Eggplant fried in oil (Turkish style)Edit

Arrange in oiled pan in layers: one layer of sliced eggplant, one layer of chopped meat seasoned with egg, chopped parsley, salt and pepper; as many layers as desired, add a little olive oil, cover with water. Bake one-half hour.

Eggplant (Roumanian)Edit

Brown onion, peel eggplant raw, cut in quarters, put in when onions are brown with a little water and stew; add salt, white pepper, sour salt, red tomatoes; when half done add one-fourth cup of rice, cook until rice is tender.

Fried eggplantEdit

Pare eggplant, cut in very thin slices. Sprinkle with salt, pile slices on a plate. Cover with a weight to draw out juice; let stand one hour. Dredge with flour and fry slowly in a little butter until crisp and brown, or dip in egg and cracker and fry in deep fat.

Green peasEdit

Shell the peas and cover them with water; bring to a boil; then push aside until the water will just bubble gently. Keep the lid partly off. When the peas are tender add salt and butter; cook ten minutes longer and serve. If the peas are not the sweet variety, add one teaspoon of sugar.

Sugar peasEdit

Sugar peas may be cooked in the pods like string beans. Gather the pods while the seeds are still very small; string like beans and cut into pieces. Cover with boiling water and boil gently for twenty-five or thirty minutes or until tender. Pour off most of the water, saving it for soup; season the rest with salt and butter and serve.

Carrots and peasEdit

Wash, scrape and cut one pint of carrots in small cubes, cook until tender, drain and reserve one-half cup of carrot water. Mix carrots well with one pint cooked green peas. Sprinkle with two tablespoons of flour, salt, pepper and sugar to taste, add two tablespoons of fat or butter, one-half cup of milk or soup stock and carrot water, boil a little longer and serve.

Green peas and egg barley (Pfärvel)Edit

Make the pfärvel. Heat one-quarter cup of butter or other fat, add the pfärvel and when golden brown, add one quart of boiling water, one-half cup of sugar, one-half teaspoon of salt, aid one can or one-half peck of green peas strained. Set in moderate oven and bake one-half hour or until every kernel stands out separately. Serve hot.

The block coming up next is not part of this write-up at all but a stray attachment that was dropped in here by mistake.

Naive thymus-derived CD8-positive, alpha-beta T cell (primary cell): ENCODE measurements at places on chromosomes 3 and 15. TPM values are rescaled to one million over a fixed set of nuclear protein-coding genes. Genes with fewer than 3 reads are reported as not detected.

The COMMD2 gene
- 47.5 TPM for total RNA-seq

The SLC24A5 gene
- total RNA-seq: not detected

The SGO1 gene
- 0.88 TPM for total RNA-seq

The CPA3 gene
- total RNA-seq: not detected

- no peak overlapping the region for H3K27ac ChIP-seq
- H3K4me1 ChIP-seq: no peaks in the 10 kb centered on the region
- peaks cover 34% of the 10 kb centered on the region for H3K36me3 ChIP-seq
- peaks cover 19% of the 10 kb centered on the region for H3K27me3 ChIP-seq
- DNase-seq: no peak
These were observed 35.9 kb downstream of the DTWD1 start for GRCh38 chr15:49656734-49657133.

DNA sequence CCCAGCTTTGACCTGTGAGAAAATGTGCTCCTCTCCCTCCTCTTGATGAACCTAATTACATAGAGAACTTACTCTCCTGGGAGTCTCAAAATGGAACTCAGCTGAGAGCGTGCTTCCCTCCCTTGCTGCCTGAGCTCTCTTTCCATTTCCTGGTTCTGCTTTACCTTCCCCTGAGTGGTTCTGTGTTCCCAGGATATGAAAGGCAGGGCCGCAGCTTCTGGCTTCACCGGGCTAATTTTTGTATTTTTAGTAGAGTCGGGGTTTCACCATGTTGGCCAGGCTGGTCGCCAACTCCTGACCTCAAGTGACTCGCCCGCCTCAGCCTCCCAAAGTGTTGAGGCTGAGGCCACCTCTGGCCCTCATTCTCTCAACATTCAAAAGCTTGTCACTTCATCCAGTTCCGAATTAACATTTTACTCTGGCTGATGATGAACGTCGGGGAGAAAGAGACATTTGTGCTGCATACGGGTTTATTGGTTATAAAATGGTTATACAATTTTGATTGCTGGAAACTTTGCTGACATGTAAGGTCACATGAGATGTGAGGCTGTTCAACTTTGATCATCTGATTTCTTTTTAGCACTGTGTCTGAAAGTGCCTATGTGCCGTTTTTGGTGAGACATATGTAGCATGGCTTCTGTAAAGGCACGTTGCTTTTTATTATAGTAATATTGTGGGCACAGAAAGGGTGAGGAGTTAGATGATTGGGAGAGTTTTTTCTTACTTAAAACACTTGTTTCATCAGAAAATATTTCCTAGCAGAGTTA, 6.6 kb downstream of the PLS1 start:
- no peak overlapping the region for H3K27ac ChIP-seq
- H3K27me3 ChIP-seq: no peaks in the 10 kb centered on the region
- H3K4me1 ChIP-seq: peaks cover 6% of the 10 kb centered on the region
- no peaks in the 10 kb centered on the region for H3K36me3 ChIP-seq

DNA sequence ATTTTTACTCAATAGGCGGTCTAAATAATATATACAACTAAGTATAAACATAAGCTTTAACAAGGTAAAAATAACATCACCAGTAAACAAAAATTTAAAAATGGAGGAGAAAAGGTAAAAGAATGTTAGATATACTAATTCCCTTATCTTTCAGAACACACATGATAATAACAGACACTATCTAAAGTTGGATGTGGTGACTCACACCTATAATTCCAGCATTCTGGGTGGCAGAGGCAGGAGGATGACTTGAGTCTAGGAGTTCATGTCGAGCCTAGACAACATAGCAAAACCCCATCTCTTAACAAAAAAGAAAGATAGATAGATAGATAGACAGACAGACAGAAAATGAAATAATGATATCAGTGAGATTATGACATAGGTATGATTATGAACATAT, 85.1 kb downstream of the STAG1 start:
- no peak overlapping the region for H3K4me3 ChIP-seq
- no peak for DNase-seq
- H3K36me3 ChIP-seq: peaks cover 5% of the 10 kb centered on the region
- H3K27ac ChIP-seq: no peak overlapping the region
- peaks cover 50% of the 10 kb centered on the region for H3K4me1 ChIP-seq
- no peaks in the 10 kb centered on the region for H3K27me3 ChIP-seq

Green peas and riceEdit

Shell one-half peck of green peas and wash them well; if canned peas are used pour off liquid and rinse with cold water. Heat one-fourth cup of butter or other fat in a spider, add one cup of rice and let simmer, stirring constantly until rice is a golden brown; add one quart of boiling water, then the drained peas and one-half teaspoon of salt, and one-half cup of granulated sugar. Place in pudding dish, set in the oven and bake until rice is tender. (Serve hot.)

Green peppersEdit

Sweet green peppers, within the last ten years have gained a place in cookery in this country. Their flavor is depended on for soups. They are used in stews. They are used for salad, and they are used much as a separate vegetable in dozens of different ways.

Stuffed peppersEdit

Select six tender, sweet peppers. Soak in water bread crumbs sufficient to make one pint when the water is pressed out; mix with one-fourth teaspoon basil, herbs and two teaspoons of salt, add two tablespoons of butter.

Cut off the stem end of each pepper; carefully remove the interior and fill the peppers with the prepared dressing. Place in a shallow baking-pan and pour around them white sauce thinned with two cups of water. Bake about one hour, basting frequently with the sauce.

Peppers stuffed with meatEdit

Cut a slice from the blossom end of each pepper, remove seeds and parboil ten minutes. Chop one onion fine and cook in fat until straw color; add one-fourth cup of cold cooked chicken or veal, and ¼ cup of mushrooms; cook two minutes, add ½ cup of water and two tablespoons of bread crumbs. Cool, sprinkle peppers with salt and a pinch of red pepper. Fill with stuffing, cover with crumbs and bake ten minutes.

Stuffed peppers (Arday-influs)Edit

Take sweet green peppers, cut off blossom end; prepare the following: To one pound of chopped meat take one egg, grate in one onion, a little salt, citric acid (size of bean dissolved in a little water), mix all together. Place this mixture in the peppers, but do not fill too full. Set the entire top of peppers in place. Melt one tablespoon of fat in a saucepan, add sliced tomatoes, then the stuffed peppers and ½ cup of water; let steam ½ or ¾ of an hour. Make sweet sour with a little citric acid and sugar to taste. Thicken gravy with ½ tablespoon of flour, browned with ½ tablespoon of fat.

Green peppers stuffed with vegetablesEdit

Brown large white onions, add ½ cup of uncooked rice, a little salt, piece of citric acid (size of a bean dissolved in a little water), fill peppers, stew with tomatoes like Arday-influs. Or fill peppers with red cabbage which has been steamed with onions and fat, and add moistened rice.

Peppers stuffed with nutsEdit

Another good way to stuff peppers is to parboil them and then stuff them with a forcemeat made of chopped nuts and bread crumbs moistened with salt and pepper. Bake, basting occasionally with melted butter for twenty minutes.

Stewed peppersEdit

Cut the peppers in half and remove the seeds, stems and pith. Then cut them in neat, small pieces and throw into boiling salted water. Boil for half an hour. Drain them and then add salt to taste, one tablespoon of butter and four tablespoons of cream—to four peppers. Heat thoroughly and serve.